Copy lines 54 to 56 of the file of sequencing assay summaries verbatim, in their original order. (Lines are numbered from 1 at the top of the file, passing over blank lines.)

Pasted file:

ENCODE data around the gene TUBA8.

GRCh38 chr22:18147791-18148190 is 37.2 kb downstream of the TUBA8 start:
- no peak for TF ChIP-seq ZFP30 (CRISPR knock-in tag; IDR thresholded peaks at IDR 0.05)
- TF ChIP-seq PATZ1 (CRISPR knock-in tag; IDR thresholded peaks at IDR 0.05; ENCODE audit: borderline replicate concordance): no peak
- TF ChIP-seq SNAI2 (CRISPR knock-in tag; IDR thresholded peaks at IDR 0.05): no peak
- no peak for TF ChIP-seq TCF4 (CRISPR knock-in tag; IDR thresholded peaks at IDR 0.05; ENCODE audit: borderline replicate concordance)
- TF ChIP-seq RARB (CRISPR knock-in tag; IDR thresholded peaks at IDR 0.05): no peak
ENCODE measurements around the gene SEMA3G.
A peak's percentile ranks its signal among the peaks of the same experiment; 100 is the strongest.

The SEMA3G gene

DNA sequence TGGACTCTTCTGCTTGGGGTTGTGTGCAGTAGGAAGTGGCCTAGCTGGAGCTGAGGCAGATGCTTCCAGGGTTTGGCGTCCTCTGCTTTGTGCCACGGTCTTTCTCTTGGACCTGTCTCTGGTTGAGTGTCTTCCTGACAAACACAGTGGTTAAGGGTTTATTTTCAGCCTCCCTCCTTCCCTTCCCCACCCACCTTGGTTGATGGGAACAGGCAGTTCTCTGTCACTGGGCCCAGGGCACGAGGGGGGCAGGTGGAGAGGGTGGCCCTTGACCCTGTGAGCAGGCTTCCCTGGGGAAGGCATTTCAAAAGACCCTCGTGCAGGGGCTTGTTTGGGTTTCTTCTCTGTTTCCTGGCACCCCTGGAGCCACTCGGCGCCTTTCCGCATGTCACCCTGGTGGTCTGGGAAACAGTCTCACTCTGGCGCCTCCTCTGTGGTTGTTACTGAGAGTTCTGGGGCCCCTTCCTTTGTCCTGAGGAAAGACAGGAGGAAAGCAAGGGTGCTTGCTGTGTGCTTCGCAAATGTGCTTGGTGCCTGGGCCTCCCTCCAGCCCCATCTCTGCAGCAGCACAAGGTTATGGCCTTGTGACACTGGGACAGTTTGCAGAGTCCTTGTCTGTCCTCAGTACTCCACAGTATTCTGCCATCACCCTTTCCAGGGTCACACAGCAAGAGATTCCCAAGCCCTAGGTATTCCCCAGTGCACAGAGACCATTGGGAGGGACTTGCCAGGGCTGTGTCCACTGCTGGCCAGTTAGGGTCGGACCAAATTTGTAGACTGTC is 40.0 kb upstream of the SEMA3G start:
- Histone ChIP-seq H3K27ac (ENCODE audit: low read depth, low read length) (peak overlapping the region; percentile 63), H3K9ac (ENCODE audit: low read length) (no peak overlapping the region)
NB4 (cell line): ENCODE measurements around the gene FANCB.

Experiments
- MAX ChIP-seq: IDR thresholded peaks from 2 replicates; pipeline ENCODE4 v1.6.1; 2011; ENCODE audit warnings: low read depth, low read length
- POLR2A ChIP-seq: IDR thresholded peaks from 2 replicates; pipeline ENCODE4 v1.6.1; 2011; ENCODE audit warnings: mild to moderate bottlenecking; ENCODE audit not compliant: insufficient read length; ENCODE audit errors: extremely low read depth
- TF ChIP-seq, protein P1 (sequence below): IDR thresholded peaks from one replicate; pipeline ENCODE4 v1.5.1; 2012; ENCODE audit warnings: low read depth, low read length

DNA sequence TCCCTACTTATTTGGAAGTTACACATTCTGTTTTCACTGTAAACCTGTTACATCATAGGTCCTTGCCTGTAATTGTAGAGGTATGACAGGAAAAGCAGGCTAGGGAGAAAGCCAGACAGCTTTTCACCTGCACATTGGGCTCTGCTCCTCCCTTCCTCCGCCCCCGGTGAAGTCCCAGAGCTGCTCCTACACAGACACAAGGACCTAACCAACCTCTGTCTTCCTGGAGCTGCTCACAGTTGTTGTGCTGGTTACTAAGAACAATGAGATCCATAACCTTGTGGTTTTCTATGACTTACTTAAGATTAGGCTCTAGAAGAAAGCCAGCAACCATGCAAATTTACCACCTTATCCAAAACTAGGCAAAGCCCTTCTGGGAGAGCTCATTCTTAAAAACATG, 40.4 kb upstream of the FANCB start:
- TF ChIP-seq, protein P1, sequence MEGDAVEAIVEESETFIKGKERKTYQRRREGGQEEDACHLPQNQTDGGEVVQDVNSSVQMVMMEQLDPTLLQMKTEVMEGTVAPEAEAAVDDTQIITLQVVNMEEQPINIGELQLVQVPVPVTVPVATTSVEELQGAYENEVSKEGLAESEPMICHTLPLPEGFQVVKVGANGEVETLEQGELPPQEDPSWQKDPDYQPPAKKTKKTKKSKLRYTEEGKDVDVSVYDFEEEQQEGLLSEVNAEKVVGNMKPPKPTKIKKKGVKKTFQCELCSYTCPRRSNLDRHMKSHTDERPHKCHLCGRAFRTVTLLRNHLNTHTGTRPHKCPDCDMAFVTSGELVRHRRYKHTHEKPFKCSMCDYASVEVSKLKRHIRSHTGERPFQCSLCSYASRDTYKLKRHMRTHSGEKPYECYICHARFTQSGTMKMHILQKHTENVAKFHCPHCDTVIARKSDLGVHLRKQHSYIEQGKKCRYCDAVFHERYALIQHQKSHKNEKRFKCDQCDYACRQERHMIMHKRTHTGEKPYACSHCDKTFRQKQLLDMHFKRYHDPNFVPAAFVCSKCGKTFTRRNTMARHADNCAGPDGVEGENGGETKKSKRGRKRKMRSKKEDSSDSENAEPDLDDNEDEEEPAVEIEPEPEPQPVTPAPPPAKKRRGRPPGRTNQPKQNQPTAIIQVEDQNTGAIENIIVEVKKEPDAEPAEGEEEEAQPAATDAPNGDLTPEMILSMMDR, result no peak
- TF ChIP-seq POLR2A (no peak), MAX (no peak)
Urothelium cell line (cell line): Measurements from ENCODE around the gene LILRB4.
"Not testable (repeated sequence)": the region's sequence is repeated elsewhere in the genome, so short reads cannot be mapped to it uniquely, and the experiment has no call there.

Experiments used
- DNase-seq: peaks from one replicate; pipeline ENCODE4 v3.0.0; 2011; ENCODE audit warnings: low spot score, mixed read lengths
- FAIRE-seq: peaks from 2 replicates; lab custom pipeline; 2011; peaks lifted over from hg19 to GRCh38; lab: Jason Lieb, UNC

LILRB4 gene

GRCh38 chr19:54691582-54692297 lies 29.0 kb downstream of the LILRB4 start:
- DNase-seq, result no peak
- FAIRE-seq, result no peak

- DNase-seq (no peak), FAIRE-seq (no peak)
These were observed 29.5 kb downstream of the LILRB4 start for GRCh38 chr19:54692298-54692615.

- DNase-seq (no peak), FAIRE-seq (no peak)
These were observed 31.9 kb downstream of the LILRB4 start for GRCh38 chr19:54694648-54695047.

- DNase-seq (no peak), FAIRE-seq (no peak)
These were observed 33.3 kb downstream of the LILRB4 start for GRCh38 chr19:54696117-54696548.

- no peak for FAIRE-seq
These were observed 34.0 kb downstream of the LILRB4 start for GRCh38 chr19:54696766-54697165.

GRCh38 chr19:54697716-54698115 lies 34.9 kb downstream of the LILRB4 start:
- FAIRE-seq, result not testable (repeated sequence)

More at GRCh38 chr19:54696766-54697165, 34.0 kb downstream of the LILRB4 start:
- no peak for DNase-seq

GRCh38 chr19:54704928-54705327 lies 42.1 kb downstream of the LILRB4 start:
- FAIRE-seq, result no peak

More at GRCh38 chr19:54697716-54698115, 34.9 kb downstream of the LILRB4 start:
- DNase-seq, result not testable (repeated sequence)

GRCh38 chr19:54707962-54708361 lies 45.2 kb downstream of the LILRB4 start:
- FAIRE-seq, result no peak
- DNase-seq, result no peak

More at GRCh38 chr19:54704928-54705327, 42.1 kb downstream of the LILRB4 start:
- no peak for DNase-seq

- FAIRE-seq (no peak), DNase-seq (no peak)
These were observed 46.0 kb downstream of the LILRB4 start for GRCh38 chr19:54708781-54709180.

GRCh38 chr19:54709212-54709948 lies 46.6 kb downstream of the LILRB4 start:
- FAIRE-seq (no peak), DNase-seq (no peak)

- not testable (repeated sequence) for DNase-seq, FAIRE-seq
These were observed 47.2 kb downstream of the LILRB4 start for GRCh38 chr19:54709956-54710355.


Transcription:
- FAIRE-seq (no peak), DNase-seq (no peak)

- not testable (repeated sequence) for DNase-seq, FAIRE-seq
These were observed 47.2 kb downstream of the LILRB4 start for GRCh38 chr19:54709956-54710355.